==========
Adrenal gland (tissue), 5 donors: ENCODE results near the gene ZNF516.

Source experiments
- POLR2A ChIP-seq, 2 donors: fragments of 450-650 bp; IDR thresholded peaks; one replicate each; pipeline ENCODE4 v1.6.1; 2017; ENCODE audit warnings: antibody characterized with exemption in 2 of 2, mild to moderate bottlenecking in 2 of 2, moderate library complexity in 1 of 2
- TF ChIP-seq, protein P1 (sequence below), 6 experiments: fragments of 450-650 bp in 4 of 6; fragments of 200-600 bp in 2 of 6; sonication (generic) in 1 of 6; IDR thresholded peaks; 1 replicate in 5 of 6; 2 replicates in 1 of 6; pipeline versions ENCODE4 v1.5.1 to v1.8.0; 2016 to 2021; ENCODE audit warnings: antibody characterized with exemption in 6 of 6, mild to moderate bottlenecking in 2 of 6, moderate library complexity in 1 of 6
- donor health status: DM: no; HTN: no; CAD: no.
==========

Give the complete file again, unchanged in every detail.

Adrenal gland (tissue), 5 donors: ENCODE results near the gene ZNF516.

Source experiments
- POLR2A ChIP-seq, 2 donors: fragments of 450-650 bp; IDR thresholded peaks; one replicate each; pipeline ENCODE4 v1.6.1; 2017; ENCODE audit warnings: antibody characterized with exemption in 2 of 2, mild to moderate bottlenecking in 2 of 2, moderate library complexity in 1 of 2
- TF ChIP-seq, protein P1 (sequence below), 6 experiments: fragments of 450-650 bp in 4 of 6; fragments of 200-600 bp in 2 of 6; sonication (generic) in 1 of 6; IDR thresholded peaks; 1 replicate in 5 of 6; 2 replicates in 1 of 6; pipeline versions ENCODE4 v1.5.1 to v1.8.0; 2016 to 2021; ENCODE audit warnings: antibody characterized with exemption in 6 of 6, mild to moderate bottlenecking in 2 of 6, moderate library complexity in 1 of 6
- donor health status: DM: no; HTN: no; CAD: no.